Can you give a brief report on this fiscal year’s county budget?
Though it wasn’t easy in these difficult economic times for county government, the board was successful in minimizing the reduction to community programs—the nonprofits in our community that provide essential safety-net services. While a 20 percent cut was proposed (on top of a significant cut the previous year), the board was able to decrease the cut to 10 percent so that these vital programs, which provide assistance to the needy and vulnerable in our community, will be there for those who need them.
I also successfully fought to restore a Senior Social Worker position in the county’s Child Welfare Services Division. This division, like many others, has been cut to the bone. I believe it is critical that we have enough social workers to protect all of the children in our community who have been, or are, at risk of being abused or neglected.
During the budget process, every effort was made to minimize impacts to the public to the extent possible, but the cumulative effect of these budget cuts is unavoidable. We at the county are doing our best to stretch our limited resources to the max so that our community has the services we need whether it be public safety, a safety net for those in need, paved roads, or parks.
Overall the 2010-2011 county budget represented the third year of reduced spending and services. Declines in tax revenue and state funding has resulted in reductions in personnel and programs in nearly every area of government. The county faced a $17 million deficit, which required sacrifice on the part of all county employees, county contractors and the residents of the county. In order to help close the budget gap, county workers agreed to a second year of furloughs. Most county workers will have a 5.7 percent furlough while management employees will have 7.5 percent furloughs, saving the county more than $12 million.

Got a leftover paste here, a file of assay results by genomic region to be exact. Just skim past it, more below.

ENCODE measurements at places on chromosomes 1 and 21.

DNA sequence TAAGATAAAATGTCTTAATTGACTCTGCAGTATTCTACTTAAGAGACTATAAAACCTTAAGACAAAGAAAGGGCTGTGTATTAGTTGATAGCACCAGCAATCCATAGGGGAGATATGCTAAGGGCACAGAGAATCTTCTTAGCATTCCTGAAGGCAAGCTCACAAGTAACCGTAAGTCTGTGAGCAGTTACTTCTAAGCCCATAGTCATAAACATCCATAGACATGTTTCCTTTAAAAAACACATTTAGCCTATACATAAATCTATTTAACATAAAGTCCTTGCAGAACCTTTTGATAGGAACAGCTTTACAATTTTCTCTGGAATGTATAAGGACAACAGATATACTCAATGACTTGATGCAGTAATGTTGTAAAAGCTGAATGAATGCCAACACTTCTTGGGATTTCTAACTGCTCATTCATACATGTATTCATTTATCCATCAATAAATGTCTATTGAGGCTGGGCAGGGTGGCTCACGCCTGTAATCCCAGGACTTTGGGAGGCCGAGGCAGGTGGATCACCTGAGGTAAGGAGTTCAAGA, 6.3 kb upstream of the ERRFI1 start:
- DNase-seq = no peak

Were there any bright spots in the budget?
Despite the county’s bleak budget situation I am proud to say that through some hard work and a public-private partnership, the county was able to reinstate an important, successful program: the Serial Inebriates Program (SIP).
With SIP in effect, individuals who have been arrested for public drunkenness five or more times in the last six months must choose to go into treatment or to spend 30 days in jail. SIP went into effect on July 6, and within the first week, 21 people entered the program. Before SIP was in place, these “frequent fliers” were just booked in jail and released with virtually no consequences while using up valuable police time and often clogging our hospital’s emergency room. Now that we have reinstated the Serial Inebriate Program, sending our community’s chronic public inebriates off our streets and into treatment or jail, our law enforcement officers will have more time to focus on the more pressing, serious crimes in our community, and, hopefully, by using this opportunity for treatment, these offenders will improve their lives.
What are some projects happening in the 3rd District this summer?
Last year the county was awarded a $520,000 Community Development Block Grant for the Davenport Water Supply Pipeline Upgrade Project. This project is urgently needed to replace the maze of notoriously leaky pipes in Davenport. Construction will get under way in early August and should be completed by October.
In other Davenport news, I successfully fought to cut in half the proposed increase in water fees for Davenport residents. When Cemex stopped operating on the North Coast, they also stopped paying half the costs of running the community’s water system. This meant that the community faced increased water rates in order to make up the difference. I knew this was a terrible time to increase fees, so, in cooperation with county staff and Davenport residents, I found a way to keep the fee increase as low as possible, and, as a result, households will pay $400 per year less than had been proposed, which will provide some needed relief.